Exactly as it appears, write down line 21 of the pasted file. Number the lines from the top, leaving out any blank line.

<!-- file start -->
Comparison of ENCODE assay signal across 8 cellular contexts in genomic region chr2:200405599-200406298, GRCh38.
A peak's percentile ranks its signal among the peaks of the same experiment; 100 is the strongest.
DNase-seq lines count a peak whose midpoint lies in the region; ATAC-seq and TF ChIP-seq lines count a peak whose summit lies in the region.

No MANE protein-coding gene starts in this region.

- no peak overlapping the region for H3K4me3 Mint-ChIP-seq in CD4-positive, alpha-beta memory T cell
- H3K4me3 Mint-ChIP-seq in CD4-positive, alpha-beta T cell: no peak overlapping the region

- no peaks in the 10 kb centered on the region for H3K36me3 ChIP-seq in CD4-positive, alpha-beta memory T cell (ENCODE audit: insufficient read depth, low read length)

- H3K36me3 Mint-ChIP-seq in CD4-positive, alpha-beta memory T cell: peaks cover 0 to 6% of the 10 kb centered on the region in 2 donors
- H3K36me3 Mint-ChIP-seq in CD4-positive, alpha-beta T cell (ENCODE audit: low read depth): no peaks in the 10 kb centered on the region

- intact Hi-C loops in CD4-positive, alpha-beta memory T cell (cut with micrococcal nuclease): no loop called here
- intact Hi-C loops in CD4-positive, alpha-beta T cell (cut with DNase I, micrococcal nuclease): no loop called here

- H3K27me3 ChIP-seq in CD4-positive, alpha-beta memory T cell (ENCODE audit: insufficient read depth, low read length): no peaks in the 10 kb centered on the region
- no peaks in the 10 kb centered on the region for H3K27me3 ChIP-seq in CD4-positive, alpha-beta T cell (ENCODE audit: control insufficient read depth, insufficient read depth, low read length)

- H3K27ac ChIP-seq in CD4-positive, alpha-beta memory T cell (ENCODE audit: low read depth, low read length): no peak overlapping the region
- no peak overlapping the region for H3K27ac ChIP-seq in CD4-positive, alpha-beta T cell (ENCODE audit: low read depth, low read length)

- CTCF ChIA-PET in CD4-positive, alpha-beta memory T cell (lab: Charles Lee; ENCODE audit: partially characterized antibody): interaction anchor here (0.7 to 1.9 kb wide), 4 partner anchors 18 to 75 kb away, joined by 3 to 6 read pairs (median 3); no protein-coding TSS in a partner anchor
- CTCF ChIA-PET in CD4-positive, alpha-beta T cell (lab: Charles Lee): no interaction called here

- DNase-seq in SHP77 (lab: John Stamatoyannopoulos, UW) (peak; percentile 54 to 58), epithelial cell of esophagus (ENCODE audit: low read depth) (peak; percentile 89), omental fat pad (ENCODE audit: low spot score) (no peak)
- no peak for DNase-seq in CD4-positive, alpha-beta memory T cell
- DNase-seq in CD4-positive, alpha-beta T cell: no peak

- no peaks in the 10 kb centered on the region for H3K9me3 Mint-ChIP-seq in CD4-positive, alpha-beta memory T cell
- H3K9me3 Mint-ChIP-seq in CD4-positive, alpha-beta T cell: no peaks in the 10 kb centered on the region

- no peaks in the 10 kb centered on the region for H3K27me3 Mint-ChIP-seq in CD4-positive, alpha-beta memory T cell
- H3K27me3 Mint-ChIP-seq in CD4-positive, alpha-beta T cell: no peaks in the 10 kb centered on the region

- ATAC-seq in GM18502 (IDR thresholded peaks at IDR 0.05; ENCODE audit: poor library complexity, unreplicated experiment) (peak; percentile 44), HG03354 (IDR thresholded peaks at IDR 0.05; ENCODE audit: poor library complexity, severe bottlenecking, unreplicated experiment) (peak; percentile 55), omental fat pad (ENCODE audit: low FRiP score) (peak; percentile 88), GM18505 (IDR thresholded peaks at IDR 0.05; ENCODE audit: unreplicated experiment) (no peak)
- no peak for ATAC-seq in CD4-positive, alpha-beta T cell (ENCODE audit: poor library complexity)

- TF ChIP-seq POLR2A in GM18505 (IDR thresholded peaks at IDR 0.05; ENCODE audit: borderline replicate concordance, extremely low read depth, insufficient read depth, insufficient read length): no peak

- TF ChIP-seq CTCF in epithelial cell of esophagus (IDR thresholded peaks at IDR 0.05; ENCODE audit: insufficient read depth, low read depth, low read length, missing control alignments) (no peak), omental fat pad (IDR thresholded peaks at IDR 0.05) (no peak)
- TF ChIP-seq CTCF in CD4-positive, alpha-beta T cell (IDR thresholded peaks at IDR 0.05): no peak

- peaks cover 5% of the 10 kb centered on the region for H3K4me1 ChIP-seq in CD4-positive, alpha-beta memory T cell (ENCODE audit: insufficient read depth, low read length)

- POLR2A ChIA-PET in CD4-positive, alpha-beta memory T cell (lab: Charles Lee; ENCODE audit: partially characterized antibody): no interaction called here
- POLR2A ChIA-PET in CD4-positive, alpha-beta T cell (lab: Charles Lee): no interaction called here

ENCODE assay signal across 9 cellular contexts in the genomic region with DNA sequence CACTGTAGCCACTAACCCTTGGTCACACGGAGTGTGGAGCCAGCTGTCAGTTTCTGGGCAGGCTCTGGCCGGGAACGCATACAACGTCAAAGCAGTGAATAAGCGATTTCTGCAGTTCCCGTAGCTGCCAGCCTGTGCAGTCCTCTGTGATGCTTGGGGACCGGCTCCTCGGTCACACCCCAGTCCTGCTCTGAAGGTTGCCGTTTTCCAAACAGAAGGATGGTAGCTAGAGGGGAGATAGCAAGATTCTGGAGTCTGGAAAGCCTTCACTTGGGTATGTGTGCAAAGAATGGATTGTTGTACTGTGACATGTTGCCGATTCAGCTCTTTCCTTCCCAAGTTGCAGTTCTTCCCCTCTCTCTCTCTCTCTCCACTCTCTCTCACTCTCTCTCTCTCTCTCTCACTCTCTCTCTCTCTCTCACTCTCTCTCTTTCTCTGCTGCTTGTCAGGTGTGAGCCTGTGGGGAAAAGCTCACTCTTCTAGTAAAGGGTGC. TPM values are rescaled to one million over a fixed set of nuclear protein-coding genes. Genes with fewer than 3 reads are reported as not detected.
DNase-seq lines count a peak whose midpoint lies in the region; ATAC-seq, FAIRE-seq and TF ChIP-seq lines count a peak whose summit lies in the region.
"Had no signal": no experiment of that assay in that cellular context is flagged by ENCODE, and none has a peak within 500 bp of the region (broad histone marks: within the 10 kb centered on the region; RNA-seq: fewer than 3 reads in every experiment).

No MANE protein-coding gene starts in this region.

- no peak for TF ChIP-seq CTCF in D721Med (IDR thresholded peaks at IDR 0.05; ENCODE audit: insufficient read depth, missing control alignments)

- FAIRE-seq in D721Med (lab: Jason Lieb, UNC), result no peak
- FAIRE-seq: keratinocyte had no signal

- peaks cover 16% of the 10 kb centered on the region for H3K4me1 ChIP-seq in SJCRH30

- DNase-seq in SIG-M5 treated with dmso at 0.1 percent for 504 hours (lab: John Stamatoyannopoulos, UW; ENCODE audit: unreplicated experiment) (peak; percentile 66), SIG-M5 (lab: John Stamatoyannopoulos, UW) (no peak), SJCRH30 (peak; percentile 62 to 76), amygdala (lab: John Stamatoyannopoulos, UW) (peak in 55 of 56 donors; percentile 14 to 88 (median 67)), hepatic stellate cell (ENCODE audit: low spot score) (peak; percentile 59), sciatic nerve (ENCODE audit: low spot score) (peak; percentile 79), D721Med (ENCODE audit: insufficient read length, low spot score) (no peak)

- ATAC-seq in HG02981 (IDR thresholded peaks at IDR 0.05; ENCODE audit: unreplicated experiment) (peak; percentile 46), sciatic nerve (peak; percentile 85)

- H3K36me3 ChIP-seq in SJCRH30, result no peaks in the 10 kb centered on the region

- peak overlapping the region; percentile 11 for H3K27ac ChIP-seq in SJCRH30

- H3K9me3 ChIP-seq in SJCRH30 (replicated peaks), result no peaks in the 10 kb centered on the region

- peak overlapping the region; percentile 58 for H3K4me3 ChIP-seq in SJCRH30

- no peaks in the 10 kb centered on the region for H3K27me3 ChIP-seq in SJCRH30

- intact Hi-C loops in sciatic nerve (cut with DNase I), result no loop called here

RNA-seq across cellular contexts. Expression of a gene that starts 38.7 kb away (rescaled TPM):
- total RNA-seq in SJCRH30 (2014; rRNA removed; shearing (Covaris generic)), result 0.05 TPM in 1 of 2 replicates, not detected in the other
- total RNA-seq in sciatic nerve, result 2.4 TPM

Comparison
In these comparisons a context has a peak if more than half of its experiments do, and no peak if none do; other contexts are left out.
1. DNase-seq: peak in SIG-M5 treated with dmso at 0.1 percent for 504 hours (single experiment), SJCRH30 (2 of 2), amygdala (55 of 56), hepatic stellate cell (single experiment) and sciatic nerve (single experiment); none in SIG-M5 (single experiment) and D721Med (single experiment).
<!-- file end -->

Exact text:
- no peaks in the 10 kb centered on the region for H3K9me3 Mint-ChIP-seq in CD4-positive, alpha-beta memory T cell